The thing that I hate to admit is that this is a PhotoShop retouch job.   Here's the original:


Try as I might, I couldn't do a motion de-blur well enough to fix the head around the eyes and beak.  So I did what any other art department flack would have done -- I pasted in a head shot of the same bird from a different photo.   Sue me.  At least it was the same bird.

In my continued effort to justify my re-touching, I recognized that it was a pretty nice picture.  The bird was in a springing position, about to take flight.  I had unfortunately missed getting the tips of the wings, but for the blurred head, the rest of this shot is quite nice.  I can get away with the blurred wings, as they impart the right bit of energy to the shot.  But a blurred head with two eyes is a no-no.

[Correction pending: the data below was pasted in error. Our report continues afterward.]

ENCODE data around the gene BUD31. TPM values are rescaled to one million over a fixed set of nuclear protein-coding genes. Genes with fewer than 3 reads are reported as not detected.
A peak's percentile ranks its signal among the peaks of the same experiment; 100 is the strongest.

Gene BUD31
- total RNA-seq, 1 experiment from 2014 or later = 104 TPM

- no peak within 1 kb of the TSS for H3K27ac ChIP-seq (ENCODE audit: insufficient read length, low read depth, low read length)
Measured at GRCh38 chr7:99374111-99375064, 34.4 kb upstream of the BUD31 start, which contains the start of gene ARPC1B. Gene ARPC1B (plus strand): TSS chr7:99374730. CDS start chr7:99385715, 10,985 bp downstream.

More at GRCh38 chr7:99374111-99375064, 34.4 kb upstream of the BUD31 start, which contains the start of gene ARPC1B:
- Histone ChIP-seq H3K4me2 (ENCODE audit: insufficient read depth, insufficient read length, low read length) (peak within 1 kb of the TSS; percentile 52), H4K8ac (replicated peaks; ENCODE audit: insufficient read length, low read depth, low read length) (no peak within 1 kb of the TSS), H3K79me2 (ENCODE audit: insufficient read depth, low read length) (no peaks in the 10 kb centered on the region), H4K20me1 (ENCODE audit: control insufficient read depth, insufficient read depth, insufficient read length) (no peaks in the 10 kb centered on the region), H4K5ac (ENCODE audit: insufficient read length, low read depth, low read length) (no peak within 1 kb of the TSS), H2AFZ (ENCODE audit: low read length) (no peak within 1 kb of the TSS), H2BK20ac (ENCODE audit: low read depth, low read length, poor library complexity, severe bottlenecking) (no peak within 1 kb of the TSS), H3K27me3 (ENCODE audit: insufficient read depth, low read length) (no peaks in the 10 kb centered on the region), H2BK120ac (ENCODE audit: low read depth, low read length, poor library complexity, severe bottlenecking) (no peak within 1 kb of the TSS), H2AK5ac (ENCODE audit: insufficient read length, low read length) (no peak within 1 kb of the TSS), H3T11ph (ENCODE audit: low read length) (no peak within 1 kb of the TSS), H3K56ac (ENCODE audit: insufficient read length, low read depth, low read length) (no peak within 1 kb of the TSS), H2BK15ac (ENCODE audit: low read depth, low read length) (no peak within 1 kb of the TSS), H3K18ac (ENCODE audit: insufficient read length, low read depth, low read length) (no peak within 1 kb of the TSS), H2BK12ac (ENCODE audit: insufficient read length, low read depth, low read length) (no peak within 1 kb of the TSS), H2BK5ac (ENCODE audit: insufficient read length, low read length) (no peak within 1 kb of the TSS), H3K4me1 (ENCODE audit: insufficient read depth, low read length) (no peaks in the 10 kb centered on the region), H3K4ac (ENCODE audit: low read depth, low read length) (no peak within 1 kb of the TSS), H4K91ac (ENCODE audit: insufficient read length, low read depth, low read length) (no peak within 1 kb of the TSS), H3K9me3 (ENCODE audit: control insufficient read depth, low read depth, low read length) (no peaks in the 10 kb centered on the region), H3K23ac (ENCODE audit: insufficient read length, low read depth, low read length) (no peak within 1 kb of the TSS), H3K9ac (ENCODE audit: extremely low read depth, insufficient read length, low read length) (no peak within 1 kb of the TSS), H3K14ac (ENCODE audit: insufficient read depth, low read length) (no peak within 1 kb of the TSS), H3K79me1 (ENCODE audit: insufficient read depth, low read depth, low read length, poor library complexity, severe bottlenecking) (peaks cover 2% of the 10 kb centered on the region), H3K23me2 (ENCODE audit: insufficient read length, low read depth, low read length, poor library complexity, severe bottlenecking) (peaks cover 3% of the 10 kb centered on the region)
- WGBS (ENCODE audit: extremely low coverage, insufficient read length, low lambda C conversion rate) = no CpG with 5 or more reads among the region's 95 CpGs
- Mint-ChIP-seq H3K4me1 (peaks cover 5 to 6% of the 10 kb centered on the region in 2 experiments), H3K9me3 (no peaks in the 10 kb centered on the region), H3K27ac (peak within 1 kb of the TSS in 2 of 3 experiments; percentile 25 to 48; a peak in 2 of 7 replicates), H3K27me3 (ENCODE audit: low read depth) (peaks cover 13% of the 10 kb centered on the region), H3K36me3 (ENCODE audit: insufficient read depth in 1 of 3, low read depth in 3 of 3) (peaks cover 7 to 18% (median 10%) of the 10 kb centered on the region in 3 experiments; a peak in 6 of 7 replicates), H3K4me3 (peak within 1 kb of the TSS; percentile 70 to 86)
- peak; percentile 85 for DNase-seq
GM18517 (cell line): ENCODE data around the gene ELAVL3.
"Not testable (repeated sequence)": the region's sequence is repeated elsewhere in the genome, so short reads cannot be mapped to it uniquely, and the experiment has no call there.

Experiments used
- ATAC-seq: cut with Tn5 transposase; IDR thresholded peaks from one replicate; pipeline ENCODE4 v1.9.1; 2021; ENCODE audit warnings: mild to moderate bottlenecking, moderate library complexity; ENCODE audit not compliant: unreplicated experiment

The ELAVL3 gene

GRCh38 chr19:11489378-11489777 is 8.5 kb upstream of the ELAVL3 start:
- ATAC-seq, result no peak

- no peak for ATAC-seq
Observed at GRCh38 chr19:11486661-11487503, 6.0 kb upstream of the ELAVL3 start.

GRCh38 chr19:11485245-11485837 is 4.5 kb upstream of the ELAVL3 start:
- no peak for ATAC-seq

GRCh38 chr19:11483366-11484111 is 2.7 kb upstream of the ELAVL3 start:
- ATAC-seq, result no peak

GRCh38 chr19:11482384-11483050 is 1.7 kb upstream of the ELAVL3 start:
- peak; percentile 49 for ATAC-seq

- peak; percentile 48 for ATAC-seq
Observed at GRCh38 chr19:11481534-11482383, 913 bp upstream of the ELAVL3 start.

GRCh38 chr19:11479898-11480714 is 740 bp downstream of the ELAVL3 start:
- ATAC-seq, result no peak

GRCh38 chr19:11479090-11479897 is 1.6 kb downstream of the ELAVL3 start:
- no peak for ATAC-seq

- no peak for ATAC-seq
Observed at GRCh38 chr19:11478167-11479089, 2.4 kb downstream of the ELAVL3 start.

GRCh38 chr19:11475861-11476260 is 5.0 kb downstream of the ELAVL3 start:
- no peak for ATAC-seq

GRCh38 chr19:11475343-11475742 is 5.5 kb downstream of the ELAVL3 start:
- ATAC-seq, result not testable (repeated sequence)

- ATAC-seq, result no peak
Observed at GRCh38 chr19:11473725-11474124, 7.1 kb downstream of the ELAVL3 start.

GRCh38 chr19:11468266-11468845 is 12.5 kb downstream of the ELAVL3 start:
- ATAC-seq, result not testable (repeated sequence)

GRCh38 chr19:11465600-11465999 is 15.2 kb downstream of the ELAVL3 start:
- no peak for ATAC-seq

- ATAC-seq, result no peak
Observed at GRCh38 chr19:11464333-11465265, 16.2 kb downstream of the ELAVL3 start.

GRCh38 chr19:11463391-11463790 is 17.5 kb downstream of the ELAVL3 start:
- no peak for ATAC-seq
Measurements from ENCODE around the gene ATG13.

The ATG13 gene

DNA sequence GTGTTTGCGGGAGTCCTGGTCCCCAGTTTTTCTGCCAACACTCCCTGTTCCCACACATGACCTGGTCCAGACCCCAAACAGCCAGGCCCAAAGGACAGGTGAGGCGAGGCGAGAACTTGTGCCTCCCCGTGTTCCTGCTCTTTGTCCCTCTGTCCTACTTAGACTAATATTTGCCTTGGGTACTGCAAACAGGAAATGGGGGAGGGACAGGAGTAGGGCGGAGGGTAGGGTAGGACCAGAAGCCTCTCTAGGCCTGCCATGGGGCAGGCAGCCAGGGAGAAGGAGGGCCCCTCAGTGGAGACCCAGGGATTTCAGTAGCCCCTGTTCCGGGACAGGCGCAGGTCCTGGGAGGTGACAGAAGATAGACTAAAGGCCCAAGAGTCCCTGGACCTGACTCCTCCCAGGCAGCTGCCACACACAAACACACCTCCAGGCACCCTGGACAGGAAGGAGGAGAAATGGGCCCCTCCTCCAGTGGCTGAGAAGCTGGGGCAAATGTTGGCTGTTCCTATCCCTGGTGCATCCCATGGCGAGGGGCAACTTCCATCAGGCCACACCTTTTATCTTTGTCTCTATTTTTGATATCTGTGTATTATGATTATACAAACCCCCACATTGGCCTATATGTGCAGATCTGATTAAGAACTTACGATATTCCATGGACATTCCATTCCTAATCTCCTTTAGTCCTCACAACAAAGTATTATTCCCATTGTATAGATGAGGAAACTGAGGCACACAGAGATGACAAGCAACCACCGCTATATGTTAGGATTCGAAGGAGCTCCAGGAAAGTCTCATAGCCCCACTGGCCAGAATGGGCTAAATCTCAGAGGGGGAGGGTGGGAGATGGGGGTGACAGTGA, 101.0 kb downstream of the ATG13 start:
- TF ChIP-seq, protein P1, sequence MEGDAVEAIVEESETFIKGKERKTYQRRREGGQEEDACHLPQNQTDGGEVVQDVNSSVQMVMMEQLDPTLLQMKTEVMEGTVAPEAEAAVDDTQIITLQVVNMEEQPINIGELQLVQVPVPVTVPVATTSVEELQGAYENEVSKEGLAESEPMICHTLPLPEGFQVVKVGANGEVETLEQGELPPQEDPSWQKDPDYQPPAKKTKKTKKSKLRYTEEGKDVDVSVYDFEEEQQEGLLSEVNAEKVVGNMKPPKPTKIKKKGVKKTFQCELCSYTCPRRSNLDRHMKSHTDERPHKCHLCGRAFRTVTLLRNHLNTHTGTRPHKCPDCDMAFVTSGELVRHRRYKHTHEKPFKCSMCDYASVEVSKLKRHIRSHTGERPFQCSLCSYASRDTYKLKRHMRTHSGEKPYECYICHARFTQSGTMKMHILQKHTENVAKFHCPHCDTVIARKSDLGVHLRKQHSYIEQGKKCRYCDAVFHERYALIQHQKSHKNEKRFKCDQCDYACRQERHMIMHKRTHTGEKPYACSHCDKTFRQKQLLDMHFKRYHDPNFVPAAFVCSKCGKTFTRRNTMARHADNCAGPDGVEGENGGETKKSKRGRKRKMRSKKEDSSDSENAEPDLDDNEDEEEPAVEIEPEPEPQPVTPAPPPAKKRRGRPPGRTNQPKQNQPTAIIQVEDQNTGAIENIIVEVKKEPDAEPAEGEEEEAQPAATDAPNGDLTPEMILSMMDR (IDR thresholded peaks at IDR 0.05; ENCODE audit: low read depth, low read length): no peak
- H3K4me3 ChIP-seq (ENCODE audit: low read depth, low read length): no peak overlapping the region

Wednesday, July 5, 2017

Little Wolf's Foot

On the 4th of July, I decided to give myself a heart attack by hiking the trail to Raven Rock at Coopers Rock State forest.  Sadly, I failed and survived.

The effort wasn't entirely wasted, as I managed to get a bunch of interesting photographs.   One of the first camera stops was to shot a stand of Lycopodium digitatum, otherwise known as groundcedar.

Here's a moody shot taken from low to the ground:


According to a Wikipedia page on Diphasiastrum digitatum,
Its common name is due to its resemblance to cedar boughs lying on the ground. Its leaves are scale-like and appressed, like a mature cedar, and it is glossy and evergreen. It normally grows to a height of about four inches (10 cm), with the spore-bearing strobili held higher.
More interesting, at least to me,  is that this species was once the principal clubmoss species used for collection of Lycopodium powder, used as a primitive flash powder.